Guiding boards. Growing business.

Getting Real Value from Alternate Directors

It is common in larger and listed companies to have alternate directors.

The main director (for purposes of this article, we will use the example of a shareholder who is also a director) is listed on the relevant government agency (in the case of South Africa, this would be the Companies and Intellectual Property Commission). A second person is then registered as an alternate to that main director. While this second person acts as a proxy in the absence of the main director, they still personally carry the full weight of legal director responsibility for any board decisions that they are involved in making.

The alternate director position is critical when it comes to matters such as when voting takes place and the main director is unable to attend the specific board meeting.

The Risk

It is not unusual that an alternate director attends a board meeting only with the shareholder hat on, as in this case. This means that they do not contribute throughout the entire meeting as a director should. They rather listen for shareholder-specific aspects of the meeting and make their voice heard then. This means that they do not add real value and ultimately degrade the role of the alternate director.

The Route to Real Value

There are number of ways to support the alternate director to be impactful and really provide value:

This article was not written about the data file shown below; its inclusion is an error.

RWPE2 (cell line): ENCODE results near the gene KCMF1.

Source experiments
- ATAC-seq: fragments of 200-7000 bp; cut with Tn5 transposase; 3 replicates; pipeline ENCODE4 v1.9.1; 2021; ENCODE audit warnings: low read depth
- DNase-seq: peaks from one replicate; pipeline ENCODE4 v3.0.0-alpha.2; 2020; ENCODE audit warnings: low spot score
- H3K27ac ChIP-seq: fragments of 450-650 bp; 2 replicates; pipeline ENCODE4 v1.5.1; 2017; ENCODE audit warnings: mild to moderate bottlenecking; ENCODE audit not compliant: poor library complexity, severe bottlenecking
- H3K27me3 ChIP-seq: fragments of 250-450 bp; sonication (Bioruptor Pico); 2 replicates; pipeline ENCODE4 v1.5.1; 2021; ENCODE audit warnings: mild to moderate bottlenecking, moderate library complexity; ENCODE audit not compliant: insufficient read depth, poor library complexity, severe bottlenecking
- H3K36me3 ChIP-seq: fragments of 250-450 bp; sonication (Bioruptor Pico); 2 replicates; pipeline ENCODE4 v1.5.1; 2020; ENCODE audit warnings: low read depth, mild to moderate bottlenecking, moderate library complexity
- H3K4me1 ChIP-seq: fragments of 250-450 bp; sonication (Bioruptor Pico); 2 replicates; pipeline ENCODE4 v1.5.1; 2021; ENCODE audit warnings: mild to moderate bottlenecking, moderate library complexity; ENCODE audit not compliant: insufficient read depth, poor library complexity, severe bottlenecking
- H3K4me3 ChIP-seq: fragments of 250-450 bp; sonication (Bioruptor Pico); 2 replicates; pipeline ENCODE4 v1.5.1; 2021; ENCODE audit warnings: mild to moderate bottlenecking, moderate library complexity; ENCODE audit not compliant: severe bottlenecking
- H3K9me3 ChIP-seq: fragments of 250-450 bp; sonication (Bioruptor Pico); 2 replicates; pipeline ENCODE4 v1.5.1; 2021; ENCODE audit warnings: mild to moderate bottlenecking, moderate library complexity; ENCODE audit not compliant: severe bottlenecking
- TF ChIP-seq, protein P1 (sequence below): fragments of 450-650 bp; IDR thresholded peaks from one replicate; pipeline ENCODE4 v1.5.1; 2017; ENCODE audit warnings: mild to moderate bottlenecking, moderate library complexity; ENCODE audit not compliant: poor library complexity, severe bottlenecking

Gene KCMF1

• Briefing: The main director needs to inform the alternate director of general issues that the board faces, ways of working etc. so that there is no time-wasting during board meetings.
  • Meeting preparation: The alternate director must thoroughly read the board papers and raise any queries with the main director before the meeting. Doing so will allow them to attend the meeting with a full understanding of where the board and business finds itself, what will be discussed, and issues to raise.
  • Role clarity: The alternate director needs to be trained to understand that their role is that of a director, not exclusively as a representative of the main director (which is secondary role).
  • Active and full participation: Ensure that the alternate director commits to thinking through matters discussed in the board meeting as opposed to just sitting quietly until something related to shareholding is raised. The latter is often the case especially when they have not prepared sufficiently.
  • Conduct a thorough nomination process: While alternate directors have a vital role to play, if there is too much focus on who has nominated them or placed them on the board, and thinking only from that perspective, the role does not work. Mitigate this by having all directors – including alternates – go through a nominations committee. Doing so helps to ensure that they have the right skills and experience to add value to the board, and that they understand that while they have been nominated by the main director, they attend meetings in their individual capacity.

The Reward

Alternate directors who have the best interests of the entire business at heart – and not just the role of who they are an alternate for – will not only expedite board proceedings, they will support astute decision-making, greater board performance and business growth.